This is a snapshot of a painting I’m working on. I’m happy with how this little guy is turning out, because it was touch-and-go for a while.
There comes a time in every painting (at least mine) where I think, “Omigosh this is a terrible hot pile of garbage. This painting is unsalvageable. I have used up any art talent I had and am completely out of my league.” But instead of retreating to a bag of Cool Ranch Doritos, I persist, while every fiber of my being insists that I am playing the fool. More times than not, a little patience and a little persistence carries me to the other side, when I stand back, smile, and can proudly say, “Wow. I did that.”
When you’re trying to accomplish something worthwhile that you’ve never done before, you will likely encounter something similar.
Going back to school after years away from the lectures and homework…and wondering if your brain will be able to keep up.
Making a big transistion to a new job or department with an increased level of responsibility…and wondering if you’ll be discovered as a fraud.
Becoming a real-live parent for the first time…and wondering if you’re really grown-up for this immense responsibility.
You’ll run into similar thoughts: “Omigosh, I am entirely in over my head. I can’t do this. I’m going to be exposed as a total fraud and plummet into a flaming dumpster fire of failure.”
In every one of these instances, you should remember that although success isn’t guaranteed, neither is failure. Pause. Take a deep breath. Start taking baby steps. (Like literal baby steps, complete with all of the wobbly, uncertain awkwardness.)
The fact that you feel out of your league means you’re doing something that will make you grow. If I am making a painting that doesn’t come with any twinges of doubt or discomfort, it means I’m mailing it in and not really challenging myself. Which doesn’t make for very interesting art. Mailing it in doesn’t make for a very interesting life, either.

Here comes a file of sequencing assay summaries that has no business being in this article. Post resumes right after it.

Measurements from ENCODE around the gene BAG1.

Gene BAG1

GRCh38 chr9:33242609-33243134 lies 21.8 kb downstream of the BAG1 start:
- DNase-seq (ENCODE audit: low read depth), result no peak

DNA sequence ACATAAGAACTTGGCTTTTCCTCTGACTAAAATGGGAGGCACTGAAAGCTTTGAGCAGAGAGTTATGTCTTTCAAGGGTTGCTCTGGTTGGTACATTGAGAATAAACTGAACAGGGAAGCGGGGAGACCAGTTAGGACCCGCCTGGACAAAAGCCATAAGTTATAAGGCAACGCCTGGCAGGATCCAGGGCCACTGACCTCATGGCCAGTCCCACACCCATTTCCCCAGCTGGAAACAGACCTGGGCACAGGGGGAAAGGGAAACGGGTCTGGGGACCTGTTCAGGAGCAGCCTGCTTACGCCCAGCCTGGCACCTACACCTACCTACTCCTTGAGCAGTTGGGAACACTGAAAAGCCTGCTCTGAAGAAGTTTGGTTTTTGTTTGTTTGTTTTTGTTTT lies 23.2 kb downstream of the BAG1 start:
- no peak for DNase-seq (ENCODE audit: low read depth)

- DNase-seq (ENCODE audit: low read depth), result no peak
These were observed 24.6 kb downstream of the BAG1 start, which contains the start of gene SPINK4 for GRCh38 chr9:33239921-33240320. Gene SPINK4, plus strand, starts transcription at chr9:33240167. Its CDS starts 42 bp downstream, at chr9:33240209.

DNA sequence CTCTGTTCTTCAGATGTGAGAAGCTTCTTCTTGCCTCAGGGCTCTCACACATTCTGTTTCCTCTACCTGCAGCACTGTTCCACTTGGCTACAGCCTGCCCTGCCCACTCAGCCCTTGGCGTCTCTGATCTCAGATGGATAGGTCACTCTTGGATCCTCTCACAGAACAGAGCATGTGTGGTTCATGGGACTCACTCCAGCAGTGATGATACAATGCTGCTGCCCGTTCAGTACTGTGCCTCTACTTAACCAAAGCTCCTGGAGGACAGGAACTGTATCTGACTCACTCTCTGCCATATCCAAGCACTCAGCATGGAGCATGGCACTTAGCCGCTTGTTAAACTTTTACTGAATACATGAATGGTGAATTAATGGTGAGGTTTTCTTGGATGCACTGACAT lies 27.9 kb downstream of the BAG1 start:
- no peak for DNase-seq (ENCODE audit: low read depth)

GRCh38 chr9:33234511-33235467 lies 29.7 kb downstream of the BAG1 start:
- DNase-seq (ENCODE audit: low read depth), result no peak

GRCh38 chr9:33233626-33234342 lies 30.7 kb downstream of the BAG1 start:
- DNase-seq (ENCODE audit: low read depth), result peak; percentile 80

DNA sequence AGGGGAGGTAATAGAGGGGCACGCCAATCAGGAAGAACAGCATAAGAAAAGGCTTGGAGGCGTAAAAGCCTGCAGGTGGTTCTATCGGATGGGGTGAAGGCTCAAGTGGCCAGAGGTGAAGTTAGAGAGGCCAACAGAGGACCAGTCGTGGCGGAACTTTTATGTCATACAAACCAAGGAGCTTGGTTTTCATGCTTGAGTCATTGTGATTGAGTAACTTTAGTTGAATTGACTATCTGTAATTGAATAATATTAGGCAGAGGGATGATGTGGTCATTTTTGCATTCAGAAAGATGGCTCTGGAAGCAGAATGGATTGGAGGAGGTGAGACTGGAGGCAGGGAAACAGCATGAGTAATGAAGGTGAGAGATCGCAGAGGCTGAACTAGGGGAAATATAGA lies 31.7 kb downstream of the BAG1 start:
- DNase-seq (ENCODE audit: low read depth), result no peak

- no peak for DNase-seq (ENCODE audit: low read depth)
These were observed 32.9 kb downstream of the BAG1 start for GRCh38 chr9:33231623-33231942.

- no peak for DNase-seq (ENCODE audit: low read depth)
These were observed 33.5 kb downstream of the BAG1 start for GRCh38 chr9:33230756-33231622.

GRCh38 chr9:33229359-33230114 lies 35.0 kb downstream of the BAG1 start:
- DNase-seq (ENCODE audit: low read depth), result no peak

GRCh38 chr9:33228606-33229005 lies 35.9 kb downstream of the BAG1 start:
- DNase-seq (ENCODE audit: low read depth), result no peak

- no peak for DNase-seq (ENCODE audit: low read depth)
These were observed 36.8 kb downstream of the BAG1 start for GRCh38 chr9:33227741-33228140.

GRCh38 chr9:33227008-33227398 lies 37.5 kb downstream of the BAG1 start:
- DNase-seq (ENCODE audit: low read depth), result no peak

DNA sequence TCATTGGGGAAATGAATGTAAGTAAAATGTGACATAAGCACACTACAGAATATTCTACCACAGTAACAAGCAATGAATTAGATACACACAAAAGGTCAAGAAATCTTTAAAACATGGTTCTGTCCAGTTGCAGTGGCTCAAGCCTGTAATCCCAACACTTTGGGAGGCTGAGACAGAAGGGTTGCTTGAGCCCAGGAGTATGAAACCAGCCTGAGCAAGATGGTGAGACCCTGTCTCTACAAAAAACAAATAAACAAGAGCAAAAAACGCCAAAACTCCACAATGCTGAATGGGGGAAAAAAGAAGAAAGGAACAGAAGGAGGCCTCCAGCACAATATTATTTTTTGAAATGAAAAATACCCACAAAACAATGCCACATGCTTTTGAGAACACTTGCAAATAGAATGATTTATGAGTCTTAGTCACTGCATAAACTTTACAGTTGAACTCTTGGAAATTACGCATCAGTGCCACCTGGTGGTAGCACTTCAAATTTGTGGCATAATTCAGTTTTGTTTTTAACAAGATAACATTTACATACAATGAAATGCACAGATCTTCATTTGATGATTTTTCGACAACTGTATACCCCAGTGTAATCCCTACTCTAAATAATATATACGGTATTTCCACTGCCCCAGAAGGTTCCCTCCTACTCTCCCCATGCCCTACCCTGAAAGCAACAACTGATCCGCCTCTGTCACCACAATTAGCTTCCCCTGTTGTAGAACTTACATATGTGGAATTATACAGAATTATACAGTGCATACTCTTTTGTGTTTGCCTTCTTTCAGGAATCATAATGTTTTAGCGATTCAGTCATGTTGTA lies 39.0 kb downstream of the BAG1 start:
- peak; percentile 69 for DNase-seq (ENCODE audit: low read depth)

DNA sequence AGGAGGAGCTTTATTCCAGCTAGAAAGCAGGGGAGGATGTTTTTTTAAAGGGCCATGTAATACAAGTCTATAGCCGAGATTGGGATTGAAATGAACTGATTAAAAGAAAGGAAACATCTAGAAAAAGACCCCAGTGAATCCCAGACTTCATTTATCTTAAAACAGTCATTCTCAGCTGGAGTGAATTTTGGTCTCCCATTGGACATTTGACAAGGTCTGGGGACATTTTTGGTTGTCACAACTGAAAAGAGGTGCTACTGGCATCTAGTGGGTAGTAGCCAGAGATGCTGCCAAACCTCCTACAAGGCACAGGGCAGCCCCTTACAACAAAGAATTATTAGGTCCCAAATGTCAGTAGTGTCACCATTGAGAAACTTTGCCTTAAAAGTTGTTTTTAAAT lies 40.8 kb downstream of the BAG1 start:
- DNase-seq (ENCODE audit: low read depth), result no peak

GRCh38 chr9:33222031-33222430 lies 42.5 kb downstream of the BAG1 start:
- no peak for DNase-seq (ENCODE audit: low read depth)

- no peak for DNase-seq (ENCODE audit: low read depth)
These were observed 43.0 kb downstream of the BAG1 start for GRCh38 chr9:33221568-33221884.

So keep going. Slowly but surely, you will figure things out. You’ll make tiny bits of progress. Most importantly, you’ll be ok.
You — yes YOU (who else did you think I was writing this for?) — are capable of more than you give yourself credit for. WAY more.
Keep persisting, focused on forward progress, and there’s a very good chance that before too long, you’ll find yourself at a point where you can stand back, smile, and proudly say, “Wow. I did it!”
Scott Ginsberg says
Couldn’t agree more. I feel the same way when I write songs. The song is halfway done and I don’t like it, but then I try to use my fear as energy to push me through to the other side where greatness awaits. And more often than not, the art comes out better than I would have imagined.
thanks for this one!
Cathy de Seton says
one of my best opportunities to disappear from my regular life, is just “take off” and ride the public transport services in my city. I have choice of bus, train & ferry. And nowadays being a recipient of the gold-card can travel after 9am weekdays and all day weekends for free – so it’s a fun way to have a day out, wandering about my city – a sprawling city surrounded by a lot of ocean…
if it’s hot and sticky I will pick the air-con types – and if it’s cold, it has to be something heated – if it raining, well I stay on as many as possible.
I have chats with people, usually fairly short but recently have had longer ones; I wander into a cafe, grab some to take-a-way and sit in the street, at the seaside, in a populated park and muse on life.
I try to eat enough of stuff (not always the right healthy stuff) so I can just have a light dinner when I get home… I have favourite places if I happen to be in that area!
Cathy de Seton says
ooops, I mean to leave that in “best day ever” which I haven’t even read yet! oops
Cathy de Seton says
then I read the post and discover that is where I did comment – and then trying to sign on to newsletter….